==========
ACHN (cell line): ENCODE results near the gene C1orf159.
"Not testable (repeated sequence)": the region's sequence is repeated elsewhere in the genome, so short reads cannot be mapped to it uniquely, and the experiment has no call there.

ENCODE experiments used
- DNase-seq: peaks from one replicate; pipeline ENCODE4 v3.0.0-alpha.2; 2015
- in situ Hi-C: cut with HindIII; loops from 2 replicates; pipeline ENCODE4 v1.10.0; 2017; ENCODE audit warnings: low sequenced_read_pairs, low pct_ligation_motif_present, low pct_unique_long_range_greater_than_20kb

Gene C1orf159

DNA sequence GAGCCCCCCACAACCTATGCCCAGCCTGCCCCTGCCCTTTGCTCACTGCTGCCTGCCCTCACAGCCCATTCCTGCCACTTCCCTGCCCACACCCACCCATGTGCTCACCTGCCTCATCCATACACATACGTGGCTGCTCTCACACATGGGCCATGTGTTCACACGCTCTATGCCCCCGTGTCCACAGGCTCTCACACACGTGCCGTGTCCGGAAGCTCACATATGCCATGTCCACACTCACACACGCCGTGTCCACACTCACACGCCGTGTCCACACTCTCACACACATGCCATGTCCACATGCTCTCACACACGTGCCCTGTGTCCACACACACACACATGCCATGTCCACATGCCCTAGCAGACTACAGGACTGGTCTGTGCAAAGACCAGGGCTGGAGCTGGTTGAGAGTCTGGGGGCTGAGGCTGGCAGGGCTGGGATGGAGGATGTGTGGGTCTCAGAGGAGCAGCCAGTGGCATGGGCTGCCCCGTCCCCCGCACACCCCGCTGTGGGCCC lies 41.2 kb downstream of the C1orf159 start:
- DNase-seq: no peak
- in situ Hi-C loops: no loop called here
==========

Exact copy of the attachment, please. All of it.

ACHN (cell line): ENCODE results near the gene C1orf159.
"Not testable (repeated sequence)": the region's sequence is repeated elsewhere in the genome, so short reads cannot be mapped to it uniquely, and the experiment has no call there.

ENCODE experiments used
- DNase-seq: peaks from one replicate; pipeline ENCODE4 v3.0.0-alpha.2; 2015
- in situ Hi-C: cut with HindIII; loops from 2 replicates; pipeline ENCODE4 v1.10.0; 2017; ENCODE audit warnings: low sequenced_read_pairs, low pct_ligation_motif_present, low pct_unique_long_range_greater_than_20kb

Gene C1orf159

DNA sequence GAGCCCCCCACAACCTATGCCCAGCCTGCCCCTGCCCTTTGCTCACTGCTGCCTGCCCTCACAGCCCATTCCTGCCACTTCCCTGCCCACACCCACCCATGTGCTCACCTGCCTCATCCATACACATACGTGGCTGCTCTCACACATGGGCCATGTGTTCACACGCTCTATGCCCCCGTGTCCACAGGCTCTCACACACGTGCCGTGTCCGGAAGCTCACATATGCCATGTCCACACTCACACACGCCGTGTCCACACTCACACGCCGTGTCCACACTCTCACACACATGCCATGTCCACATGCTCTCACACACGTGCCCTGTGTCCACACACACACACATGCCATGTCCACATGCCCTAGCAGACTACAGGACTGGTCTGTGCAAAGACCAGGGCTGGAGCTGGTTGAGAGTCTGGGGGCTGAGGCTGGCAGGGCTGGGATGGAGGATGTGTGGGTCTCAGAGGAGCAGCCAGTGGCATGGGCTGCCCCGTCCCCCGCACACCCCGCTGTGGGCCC lies 41.2 kb downstream of the C1orf159 start:
- DNase-seq: no peak
- in situ Hi-C loops: no loop called here